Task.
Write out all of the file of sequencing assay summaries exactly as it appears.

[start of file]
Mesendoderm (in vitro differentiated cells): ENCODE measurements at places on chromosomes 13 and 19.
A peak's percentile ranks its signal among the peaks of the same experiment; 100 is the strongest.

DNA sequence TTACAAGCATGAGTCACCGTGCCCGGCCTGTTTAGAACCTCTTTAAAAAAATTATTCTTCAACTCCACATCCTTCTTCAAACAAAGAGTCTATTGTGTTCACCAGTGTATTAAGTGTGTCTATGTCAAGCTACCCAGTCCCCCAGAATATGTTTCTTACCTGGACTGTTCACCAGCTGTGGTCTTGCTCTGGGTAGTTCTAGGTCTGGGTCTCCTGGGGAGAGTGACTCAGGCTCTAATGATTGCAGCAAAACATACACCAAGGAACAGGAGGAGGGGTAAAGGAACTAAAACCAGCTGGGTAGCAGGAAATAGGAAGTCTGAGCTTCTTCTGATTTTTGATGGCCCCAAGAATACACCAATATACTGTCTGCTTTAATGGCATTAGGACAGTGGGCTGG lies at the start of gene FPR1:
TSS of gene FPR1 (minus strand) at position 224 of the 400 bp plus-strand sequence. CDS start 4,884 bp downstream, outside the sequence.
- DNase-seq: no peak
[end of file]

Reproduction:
Mesendoderm (in vitro differentiated cells): ENCODE measurements at places on chromosomes 13 and 19.
A peak's percentile ranks its signal among the peaks of the same experiment; 100 is the strongest.

DNA sequence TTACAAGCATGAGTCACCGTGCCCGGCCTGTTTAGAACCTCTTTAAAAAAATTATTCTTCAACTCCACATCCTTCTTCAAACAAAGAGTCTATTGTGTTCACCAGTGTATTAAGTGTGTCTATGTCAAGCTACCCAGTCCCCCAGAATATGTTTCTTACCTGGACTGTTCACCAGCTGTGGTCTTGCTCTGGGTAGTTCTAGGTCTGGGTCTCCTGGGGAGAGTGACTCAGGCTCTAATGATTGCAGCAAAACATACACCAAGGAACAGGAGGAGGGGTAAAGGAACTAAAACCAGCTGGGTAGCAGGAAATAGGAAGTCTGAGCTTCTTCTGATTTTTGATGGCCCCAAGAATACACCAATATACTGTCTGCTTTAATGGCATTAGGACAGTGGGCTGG lies at the start of gene FPR1:
TSS of gene FPR1 (minus strand) at position 224 of the 400 bp plus-strand sequence. CDS start 4,884 bp downstream, outside the sequence.
- DNase-seq: no peak